PlayCleanGo: Stop invasive species in your tracks
The Minnesota Department of Natural Resources (DNR) has launched an educational campaign to help prevent the introduction and spread of terrestrial invasive species.
The goal of the "PlayCleanGo: Stop Invasive Species in Your Tracks" campaign is to enhance public awareness of the issue, build personal responsibility in preventing the spread of invasives and disrupt the link between outdoor recreation and the potential spread of terrestrial invasive species.
"Whether you're a camper, trail user, homeowner or someone working in the field, it is to your advantage that our forests and trails are healthy and free from invasives, said Susan Burks, DNR Forestry invasive species program coordinator. "You can find information on how to stop invasive species in your tracks at the PlayCleanGo website (www.playcleango.org)."
According to a DNR 2008 survey, many of today's recreationists are aware of aquatic invasive species and their negative impact on our water resources, while relatively few people know about the equally devastating impact terrestrials invasive species can have on our forests, wetlands and prairie resources.
Invasive terrestrials are currently killing trees, displacing native plants and animal species, altering soil and water chemistry and changing fire and other environmental disturbance patterns. In the process, invasive terrestrials can also impact human health by causing blisters and burns, make recreation difficult and destroy natural landscapes.
The DNR invites the public and interested organizations to help spread the "Stop Invasive Species in Your Tracks" message. The DNR will provide articles and media and graphic support to present clear prevention messaging in a comprehensive package. For more information, contact the DNR Information Center at email@example.com, 888-646-6367 or 651-296-6157.
"We can protect Minnesota by becoming informed, attentive and accountable for our potential role in the spread of invasive species," said Burks.
The DNR partnered with Explore Minnesota, Minnesota Department of Agriculture, Minnesota Department of Transportation and the University of Minnesota Extension to develop the campaign with the help of U.S. Forest Service grant funds.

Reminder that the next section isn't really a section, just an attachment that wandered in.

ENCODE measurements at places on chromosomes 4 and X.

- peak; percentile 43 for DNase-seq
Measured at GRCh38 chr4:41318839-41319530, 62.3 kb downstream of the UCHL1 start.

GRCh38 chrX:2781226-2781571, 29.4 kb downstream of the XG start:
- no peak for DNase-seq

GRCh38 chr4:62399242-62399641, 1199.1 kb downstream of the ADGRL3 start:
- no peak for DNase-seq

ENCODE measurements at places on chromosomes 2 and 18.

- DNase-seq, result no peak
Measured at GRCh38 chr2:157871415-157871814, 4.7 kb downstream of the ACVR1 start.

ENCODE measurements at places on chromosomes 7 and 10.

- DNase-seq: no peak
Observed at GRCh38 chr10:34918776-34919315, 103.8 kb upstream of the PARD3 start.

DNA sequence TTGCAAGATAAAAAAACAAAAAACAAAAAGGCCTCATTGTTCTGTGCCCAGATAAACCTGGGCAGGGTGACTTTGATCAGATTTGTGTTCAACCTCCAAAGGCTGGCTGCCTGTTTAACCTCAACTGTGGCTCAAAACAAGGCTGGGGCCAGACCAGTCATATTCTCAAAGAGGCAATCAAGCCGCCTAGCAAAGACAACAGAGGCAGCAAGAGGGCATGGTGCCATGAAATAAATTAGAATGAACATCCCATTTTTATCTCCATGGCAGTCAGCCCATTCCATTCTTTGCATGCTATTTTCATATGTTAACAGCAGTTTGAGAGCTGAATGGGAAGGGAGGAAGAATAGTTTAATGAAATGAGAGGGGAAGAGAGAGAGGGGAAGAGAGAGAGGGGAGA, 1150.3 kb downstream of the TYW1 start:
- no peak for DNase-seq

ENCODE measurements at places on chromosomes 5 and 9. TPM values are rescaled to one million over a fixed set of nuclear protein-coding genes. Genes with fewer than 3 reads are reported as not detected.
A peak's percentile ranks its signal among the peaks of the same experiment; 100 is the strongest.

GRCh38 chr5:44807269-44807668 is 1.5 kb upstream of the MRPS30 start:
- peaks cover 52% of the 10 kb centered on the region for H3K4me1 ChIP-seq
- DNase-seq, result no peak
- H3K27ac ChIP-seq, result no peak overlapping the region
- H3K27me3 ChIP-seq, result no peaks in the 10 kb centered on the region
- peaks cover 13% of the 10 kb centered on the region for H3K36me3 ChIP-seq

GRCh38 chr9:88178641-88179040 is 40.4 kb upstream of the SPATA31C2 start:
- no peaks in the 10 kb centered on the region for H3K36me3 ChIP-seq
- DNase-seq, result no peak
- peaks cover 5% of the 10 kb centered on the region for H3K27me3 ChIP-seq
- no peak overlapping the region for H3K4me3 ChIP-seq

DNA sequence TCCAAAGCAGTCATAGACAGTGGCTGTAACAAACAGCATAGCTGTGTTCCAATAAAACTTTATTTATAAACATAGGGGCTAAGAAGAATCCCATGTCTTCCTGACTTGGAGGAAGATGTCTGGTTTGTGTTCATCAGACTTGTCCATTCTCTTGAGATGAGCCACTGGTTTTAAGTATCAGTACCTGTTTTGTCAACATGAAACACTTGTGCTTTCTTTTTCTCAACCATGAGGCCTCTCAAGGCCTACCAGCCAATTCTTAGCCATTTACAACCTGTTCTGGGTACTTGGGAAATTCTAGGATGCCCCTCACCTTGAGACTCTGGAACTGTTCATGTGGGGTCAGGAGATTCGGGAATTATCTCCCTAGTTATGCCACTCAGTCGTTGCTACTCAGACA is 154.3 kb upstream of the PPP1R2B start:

What are invasive species?
Invasive species are plants, animals and micro-organisms that are not native to a particular area. They are species that are capable of causing severe damage in areas outside their normal range. Invasive species can harm the economy, the environment and human health once they become established.
How do invasive species spread?
Every species has one to several ways to expand their range such as being blown by the wind, carried by animals or moved in soil or water. In their home territory, the spread of invasive species is rarely a problem because the native plants and animals co-exist more or less peaceably.
Long distance spread of a species to a new location, which is almost always human assisted, can be problematic because the resident plants and animals cannot cope with their new neighbor. Natural enemies are missing and host species often lack the natural defenses to survive an attack by the introduced species.
How can recreation spread invasive species?
Invasive species have many pathways of spread and can easily be moved by human activities. For instance, weed seeds move in soil, so they can be transported by muddy boots or vehicles. Other weed seeds have hooks that help them catch a ride on shoes, socks, clothing and pets. Being aware of the various pathways of spread can help reduce the risk of accidentally moving harmful invasive species.
Why care about terrestrial invasive species?
Costs associated with surveying for invasive species, forest management once an infestation has occurred and losses to industry, recreation and forest and water quality are in the billions of dollars each year. Preventing the spread of invasive species has been shown to be far more cost effective than managing pests after they become permanently established in a new location. By getting involved now, Minnesotans can protect the state's natural areas for the enjoyment of future generations.